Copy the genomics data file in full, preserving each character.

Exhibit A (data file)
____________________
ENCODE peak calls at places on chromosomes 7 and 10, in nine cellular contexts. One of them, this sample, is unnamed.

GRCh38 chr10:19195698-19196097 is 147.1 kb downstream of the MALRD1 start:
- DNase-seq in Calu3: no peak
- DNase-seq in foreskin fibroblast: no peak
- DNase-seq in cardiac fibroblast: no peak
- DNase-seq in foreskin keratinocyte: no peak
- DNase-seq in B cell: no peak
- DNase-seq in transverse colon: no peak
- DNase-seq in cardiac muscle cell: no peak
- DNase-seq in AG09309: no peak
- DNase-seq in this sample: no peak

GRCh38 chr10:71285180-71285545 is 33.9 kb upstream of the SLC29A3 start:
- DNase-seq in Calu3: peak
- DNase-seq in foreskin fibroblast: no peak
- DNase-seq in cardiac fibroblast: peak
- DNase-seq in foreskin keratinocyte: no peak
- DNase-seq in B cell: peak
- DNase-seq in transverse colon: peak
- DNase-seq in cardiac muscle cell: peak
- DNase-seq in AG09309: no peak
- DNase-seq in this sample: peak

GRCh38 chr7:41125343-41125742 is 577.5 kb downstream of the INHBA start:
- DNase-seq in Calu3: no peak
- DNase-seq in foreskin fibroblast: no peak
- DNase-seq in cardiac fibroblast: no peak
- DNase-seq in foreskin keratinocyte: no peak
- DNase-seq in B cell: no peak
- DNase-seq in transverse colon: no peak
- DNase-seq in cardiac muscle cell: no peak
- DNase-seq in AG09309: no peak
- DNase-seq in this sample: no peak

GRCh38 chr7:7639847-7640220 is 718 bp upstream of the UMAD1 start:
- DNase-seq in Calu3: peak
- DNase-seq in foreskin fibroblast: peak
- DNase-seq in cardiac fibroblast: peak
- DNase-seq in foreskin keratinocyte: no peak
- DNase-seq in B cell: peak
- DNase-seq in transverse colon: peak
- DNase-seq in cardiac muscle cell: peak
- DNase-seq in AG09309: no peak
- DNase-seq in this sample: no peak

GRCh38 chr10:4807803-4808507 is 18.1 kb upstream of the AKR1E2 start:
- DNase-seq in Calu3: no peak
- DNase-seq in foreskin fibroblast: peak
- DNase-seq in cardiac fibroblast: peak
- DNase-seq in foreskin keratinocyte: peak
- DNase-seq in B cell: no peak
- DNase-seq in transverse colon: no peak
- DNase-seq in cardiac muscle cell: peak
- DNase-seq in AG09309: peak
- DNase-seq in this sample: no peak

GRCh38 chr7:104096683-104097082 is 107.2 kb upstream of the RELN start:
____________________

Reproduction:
ENCODE peak calls at places on chromosomes 7 and 10, in nine cellular contexts. One of them, this sample, is unnamed.

GRCh38 chr10:19195698-19196097 is 147.1 kb downstream of the MALRD1 start:
- DNase-seq in Calu3: no peak
- DNase-seq in foreskin fibroblast: no peak
- DNase-seq in cardiac fibroblast: no peak
- DNase-seq in foreskin keratinocyte: no peak
- DNase-seq in B cell: no peak
- DNase-seq in transverse colon: no peak
- DNase-seq in cardiac muscle cell: no peak
- DNase-seq in AG09309: no peak
- DNase-seq in this sample: no peak

GRCh38 chr10:71285180-71285545 is 33.9 kb upstream of the SLC29A3 start:
- DNase-seq in Calu3: peak
- DNase-seq in foreskin fibroblast: no peak
- DNase-seq in cardiac fibroblast: peak
- DNase-seq in foreskin keratinocyte: no peak
- DNase-seq in B cell: peak
- DNase-seq in transverse colon: peak
- DNase-seq in cardiac muscle cell: peak
- DNase-seq in AG09309: no peak
- DNase-seq in this sample: peak

GRCh38 chr7:41125343-41125742 is 577.5 kb downstream of the INHBA start:
- DNase-seq in Calu3: no peak
- DNase-seq in foreskin fibroblast: no peak
- DNase-seq in cardiac fibroblast: no peak
- DNase-seq in foreskin keratinocyte: no peak
- DNase-seq in B cell: no peak
- DNase-seq in transverse colon: no peak
- DNase-seq in cardiac muscle cell: no peak
- DNase-seq in AG09309: no peak
- DNase-seq in this sample: no peak

GRCh38 chr7:7639847-7640220 is 718 bp upstream of the UMAD1 start:
- DNase-seq in Calu3: peak
- DNase-seq in foreskin fibroblast: peak
- DNase-seq in cardiac fibroblast: peak
- DNase-seq in foreskin keratinocyte: no peak
- DNase-seq in B cell: peak
- DNase-seq in transverse colon: peak
- DNase-seq in cardiac muscle cell: peak
- DNase-seq in AG09309: no peak
- DNase-seq in this sample: no peak

GRCh38 chr10:4807803-4808507 is 18.1 kb upstream of the AKR1E2 start:
- DNase-seq in Calu3: no peak
- DNase-seq in foreskin fibroblast: peak
- DNase-seq in cardiac fibroblast: peak
- DNase-seq in foreskin keratinocyte: peak
- DNase-seq in B cell: no peak
- DNase-seq in transverse colon: no peak
- DNase-seq in cardiac muscle cell: peak
- DNase-seq in AG09309: peak
- DNase-seq in this sample: no peak

GRCh38 chr7:104096683-104097082 is 107.2 kb upstream of the RELN start: